In addition, schools should be structured in a way that recognizes students’ stages of discovery. By so doing, schools are able to optimize students’ orientation to knowledge, while still creating avenues for supportive learning. In other words, lesson contents become adequately relevant to students developmental stage and learning becomes meaningful. Brunner believed that children of different age represent the world to themselves in fundamentally different ways. Hence, children exhibit cognitive abilities in coping with their learning in different ways. To him, three stages are of importance, these are; Enactive Stage, Iconic Stage, and Symbolic Stage.
The enactive stage occur between child-birth to one year. At this stage, children (toddlers) and pre-scholars think of the world primarily in terms of the actions that can be performed by them. They move towards things that gain their attention. They want to touch, hold, grasp, move and feel any concrete object within their reach. Hence, teachers are expected to create avenues that stimulate this adventurous nature of theirs, while still monitoring their actions to avoid complications as well as injuries.
The second stage called the iconic stage occurs between age two and three years. At this stage, children make use of images and pictures to represent their environment, i.e. persons, things, events etc. This they do by creating a model image of what they have seen before and as such, they are best taught using pictures, images and diagrams. Thus, teachers saddled with learners at this stage are expected to utilize various activities that encourage learners’ imagery re-representation.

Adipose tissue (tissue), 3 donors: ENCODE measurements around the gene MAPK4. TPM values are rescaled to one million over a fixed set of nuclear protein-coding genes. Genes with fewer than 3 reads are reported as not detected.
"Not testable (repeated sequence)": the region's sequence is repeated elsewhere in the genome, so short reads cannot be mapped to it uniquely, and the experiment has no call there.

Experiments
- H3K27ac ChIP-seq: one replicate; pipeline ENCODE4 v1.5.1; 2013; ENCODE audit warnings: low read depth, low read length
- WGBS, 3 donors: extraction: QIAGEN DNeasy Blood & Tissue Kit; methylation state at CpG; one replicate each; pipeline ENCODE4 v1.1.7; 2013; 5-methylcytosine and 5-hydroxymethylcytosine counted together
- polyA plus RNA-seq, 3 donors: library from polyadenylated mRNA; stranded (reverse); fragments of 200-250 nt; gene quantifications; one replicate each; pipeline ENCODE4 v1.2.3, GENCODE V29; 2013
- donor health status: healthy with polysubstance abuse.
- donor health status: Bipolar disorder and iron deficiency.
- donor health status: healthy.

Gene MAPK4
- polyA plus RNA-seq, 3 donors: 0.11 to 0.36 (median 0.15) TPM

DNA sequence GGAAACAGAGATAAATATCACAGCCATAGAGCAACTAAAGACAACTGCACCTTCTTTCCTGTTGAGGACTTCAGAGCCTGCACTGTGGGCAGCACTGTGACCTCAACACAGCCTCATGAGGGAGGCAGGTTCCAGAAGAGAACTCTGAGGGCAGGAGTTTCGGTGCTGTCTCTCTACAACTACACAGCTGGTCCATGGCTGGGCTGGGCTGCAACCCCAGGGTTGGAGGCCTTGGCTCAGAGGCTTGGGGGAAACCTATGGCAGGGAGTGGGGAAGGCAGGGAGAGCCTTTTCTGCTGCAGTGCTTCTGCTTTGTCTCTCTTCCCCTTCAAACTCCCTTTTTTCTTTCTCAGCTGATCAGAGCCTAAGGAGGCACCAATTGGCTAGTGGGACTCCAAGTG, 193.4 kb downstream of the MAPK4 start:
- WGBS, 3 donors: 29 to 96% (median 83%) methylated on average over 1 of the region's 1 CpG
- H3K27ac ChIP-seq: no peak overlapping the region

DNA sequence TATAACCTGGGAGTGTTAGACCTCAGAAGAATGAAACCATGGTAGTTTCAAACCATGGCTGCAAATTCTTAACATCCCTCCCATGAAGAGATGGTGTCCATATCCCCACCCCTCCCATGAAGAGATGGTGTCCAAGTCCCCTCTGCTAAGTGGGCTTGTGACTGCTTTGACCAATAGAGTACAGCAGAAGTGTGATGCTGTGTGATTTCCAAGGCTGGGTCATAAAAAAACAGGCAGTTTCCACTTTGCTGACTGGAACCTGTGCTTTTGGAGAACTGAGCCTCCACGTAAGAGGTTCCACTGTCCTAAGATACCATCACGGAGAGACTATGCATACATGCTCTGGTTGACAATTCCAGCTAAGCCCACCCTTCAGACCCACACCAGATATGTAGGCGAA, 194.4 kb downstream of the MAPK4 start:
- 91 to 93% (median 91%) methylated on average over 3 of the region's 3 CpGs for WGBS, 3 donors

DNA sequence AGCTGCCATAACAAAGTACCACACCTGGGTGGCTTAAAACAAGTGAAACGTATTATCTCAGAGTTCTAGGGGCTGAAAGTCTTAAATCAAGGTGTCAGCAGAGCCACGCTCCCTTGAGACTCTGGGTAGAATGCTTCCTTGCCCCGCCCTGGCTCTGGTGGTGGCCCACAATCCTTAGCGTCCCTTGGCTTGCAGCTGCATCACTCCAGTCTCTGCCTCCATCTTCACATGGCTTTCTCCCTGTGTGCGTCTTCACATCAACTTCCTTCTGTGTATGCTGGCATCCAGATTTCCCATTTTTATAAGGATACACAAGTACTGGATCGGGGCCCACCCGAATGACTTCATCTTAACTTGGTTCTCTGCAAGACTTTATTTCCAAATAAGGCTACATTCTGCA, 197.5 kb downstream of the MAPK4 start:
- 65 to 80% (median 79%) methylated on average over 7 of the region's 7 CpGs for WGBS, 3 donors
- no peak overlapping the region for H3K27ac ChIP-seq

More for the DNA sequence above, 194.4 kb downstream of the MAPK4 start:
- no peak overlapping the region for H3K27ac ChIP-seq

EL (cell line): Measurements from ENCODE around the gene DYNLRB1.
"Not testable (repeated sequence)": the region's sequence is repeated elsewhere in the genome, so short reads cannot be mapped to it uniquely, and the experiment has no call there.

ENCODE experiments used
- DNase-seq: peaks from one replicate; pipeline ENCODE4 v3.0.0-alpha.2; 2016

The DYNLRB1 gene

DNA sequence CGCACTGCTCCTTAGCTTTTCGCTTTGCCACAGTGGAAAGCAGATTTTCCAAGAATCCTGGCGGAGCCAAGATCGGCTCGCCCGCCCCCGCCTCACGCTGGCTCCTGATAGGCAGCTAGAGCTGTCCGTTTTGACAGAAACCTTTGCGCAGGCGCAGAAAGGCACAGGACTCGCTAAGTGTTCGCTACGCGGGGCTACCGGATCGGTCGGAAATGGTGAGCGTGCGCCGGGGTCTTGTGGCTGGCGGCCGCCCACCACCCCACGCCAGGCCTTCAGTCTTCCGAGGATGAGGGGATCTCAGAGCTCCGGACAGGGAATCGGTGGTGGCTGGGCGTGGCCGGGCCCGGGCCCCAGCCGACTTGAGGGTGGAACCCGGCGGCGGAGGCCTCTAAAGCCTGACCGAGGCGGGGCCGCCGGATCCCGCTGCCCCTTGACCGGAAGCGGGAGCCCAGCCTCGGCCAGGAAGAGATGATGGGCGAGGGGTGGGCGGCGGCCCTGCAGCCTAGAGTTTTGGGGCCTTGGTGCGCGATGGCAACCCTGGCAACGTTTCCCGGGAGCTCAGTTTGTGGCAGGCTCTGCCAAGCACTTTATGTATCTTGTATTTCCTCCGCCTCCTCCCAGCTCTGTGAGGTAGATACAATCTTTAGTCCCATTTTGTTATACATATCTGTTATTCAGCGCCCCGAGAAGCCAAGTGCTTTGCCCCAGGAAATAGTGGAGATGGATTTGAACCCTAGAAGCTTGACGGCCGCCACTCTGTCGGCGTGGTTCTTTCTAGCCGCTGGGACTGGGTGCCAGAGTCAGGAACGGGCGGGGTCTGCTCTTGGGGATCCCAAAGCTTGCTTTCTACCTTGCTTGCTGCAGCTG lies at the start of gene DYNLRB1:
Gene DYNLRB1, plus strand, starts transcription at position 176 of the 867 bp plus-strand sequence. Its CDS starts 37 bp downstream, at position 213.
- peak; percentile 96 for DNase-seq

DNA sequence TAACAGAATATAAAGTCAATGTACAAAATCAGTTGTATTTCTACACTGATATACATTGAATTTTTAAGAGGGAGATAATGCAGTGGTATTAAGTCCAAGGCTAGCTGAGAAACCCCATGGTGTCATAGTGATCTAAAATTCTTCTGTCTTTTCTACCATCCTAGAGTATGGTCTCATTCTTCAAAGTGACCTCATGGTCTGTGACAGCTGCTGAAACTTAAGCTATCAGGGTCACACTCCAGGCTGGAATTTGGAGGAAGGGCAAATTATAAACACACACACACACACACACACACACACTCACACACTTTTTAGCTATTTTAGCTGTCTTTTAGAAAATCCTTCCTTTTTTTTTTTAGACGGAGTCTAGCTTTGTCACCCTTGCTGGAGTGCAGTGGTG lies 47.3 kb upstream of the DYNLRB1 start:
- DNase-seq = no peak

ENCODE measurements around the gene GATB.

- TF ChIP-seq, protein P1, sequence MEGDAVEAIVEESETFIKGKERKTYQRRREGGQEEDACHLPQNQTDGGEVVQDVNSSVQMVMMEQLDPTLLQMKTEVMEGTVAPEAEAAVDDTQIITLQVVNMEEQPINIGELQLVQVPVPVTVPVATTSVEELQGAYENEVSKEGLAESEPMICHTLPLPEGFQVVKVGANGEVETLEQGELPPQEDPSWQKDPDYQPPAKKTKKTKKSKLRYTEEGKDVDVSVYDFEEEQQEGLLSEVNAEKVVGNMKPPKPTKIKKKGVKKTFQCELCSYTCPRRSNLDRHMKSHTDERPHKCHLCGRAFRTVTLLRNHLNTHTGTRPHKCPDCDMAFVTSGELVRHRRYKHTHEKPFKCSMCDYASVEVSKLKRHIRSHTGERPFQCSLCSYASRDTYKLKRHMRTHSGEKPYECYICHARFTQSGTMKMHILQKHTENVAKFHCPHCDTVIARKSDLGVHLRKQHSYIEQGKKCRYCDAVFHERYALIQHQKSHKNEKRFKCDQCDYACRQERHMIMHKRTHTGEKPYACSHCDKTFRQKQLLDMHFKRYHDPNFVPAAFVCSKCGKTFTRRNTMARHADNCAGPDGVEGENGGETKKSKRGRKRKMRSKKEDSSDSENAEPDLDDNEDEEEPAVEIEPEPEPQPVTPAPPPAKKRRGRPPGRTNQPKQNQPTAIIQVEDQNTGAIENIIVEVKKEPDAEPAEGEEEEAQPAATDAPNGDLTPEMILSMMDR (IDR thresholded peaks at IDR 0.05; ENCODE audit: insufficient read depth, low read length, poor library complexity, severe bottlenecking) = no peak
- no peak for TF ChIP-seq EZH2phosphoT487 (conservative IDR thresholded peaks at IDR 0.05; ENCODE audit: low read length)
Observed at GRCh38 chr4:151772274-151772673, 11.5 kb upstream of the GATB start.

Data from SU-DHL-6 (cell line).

The last stage according to Brunner is the symbolic stage, occurring between ages four and seven. At this stage, i.e. late childhood to early adolescence, children have moved from creating mental images to symbolic representation, they can think by means of verbal symbols. Languages can also replace pictures, and images in their thinking and learning. Similarly, this stage allows for the representation of ideas with the use of verbal propositions, mathematical formulas and logical symbols. This stage is characterized by rapid cognitive development and efficiency.